But as majority leader he is expected to coast to it now, which is terribly ironic for all Republican primary voters in Eric Cantor's district who wanted to send a message that they were against immigration reform and against the sort of Wall Street establishment. And now you have a guy who is the establishment's guy and who is pro immigration reform and he's going to be the one who ascends as a result of Cantor getting booted.

KING: So the grumbling will conclude from the back bench. Doesn't look like they will have a seat at the leadership table. Let's move on to a very difficult issue for the president of the

United States. Barack Obama is president. Won the Democratic nomination because he was the candidate who opposed the Iraq war. He promised to get the United States out as soon as possible. Here he is, in the Oval Office, yesterday considering restoring a U.S. military combat role in Iraq.


BARACK OBAMA, PRESIDENT OF THE UNITED STATES: I don't rule out anything, because we do have a stake in making sure that these jihadists are not getting a permanent foothold in either Iraq or Syria.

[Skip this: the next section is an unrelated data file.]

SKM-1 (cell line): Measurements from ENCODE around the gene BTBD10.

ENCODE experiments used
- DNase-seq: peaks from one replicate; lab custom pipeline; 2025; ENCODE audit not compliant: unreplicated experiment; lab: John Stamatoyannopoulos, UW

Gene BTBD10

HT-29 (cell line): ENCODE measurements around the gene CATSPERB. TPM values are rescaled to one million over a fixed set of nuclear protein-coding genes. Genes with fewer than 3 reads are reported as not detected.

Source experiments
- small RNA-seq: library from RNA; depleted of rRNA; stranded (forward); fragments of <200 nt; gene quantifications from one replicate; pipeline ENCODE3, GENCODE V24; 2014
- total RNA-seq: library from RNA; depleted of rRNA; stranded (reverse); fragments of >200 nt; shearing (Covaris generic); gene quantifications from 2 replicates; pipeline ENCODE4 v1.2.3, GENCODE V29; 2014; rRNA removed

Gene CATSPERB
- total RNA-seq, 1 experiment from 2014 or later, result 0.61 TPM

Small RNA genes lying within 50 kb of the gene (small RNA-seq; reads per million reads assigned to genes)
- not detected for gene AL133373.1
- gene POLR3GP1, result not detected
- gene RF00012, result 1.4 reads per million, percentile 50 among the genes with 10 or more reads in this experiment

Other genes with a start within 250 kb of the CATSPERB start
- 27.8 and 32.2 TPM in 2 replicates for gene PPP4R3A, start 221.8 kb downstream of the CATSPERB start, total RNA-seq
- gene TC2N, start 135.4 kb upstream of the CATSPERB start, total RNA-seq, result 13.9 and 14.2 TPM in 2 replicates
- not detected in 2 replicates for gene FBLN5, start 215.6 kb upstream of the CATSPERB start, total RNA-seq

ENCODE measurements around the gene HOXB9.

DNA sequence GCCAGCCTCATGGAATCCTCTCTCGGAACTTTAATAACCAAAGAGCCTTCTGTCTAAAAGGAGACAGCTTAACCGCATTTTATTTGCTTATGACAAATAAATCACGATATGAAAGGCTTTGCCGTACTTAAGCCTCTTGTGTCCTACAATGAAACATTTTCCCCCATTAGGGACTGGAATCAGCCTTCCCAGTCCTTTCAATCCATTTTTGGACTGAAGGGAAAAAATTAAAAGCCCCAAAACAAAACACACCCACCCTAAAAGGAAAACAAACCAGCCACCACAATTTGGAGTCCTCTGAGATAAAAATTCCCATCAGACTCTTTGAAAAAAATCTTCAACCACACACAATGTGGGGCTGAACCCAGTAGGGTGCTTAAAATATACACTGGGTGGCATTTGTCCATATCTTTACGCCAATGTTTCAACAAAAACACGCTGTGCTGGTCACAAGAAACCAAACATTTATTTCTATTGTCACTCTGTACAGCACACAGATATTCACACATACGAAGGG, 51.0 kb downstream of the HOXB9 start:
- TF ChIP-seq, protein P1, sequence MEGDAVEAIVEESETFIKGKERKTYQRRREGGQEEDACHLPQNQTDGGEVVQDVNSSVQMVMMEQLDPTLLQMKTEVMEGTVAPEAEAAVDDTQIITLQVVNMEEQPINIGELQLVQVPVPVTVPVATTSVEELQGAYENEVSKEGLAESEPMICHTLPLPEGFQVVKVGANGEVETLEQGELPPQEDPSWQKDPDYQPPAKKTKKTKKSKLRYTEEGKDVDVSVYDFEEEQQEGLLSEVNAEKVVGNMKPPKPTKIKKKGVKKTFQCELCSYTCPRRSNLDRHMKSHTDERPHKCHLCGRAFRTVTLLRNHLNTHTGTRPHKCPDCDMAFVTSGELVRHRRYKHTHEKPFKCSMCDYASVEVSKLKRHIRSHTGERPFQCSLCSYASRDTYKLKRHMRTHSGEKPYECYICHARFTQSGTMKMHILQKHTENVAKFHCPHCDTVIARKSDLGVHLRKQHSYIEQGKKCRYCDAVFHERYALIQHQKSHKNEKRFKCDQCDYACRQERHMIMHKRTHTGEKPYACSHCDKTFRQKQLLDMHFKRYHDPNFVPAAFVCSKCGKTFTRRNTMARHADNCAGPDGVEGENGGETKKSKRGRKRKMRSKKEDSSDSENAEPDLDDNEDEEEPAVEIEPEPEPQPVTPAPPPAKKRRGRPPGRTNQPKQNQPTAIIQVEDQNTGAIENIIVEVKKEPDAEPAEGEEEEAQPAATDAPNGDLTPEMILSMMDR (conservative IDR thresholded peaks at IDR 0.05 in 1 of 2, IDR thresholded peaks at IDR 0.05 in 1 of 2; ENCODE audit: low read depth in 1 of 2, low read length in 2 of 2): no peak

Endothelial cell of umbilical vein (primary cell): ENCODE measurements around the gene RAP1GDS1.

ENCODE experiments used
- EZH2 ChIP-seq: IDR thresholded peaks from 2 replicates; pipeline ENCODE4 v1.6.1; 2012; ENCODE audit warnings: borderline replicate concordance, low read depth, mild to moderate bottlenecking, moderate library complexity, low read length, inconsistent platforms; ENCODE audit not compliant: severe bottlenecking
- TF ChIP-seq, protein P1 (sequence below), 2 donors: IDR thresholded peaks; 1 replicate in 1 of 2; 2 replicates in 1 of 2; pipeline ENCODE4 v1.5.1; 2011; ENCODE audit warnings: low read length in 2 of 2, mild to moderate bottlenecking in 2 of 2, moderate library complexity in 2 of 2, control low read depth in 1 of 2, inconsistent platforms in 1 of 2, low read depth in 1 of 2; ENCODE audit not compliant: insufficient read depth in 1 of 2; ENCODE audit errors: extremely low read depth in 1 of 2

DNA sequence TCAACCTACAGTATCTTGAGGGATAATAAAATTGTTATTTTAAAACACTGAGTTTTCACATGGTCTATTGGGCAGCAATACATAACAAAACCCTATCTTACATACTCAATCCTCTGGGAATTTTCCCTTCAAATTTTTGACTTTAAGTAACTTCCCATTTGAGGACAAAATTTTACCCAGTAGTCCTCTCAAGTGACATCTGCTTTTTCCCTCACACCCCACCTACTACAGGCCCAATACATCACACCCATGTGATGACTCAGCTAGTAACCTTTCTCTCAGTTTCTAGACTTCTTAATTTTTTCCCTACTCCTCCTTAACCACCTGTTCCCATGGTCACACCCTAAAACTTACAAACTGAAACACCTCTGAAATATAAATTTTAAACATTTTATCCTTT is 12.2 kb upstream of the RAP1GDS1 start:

KING: Now, his press secretary came out quickly to say no boots on the ground. But we are told to look for air strikes as early as this weekend. If you're Barack Obama and this was the definition of your presidency, get out of Iraq, get out of Afghanistan, it's a pretty delegate moment, Maggie, even though they are trying to say they it will be limited.

HABERMAN: This is a very difficult moment to handle while they are saying that it will be very limited. This is a very messy time in that region. This is a totally destabilizing moment. The only person, I think, who wants to talk about this less than Barack Obama is probably Hillary Clinton, who recently in her book for the first time, said she was wrong, plain and simple, to vote for the Iraq war. She is now going to have to talk about it, and she talked about it a bit yesterday at the Council on Foreign Relations, how she would deal with it.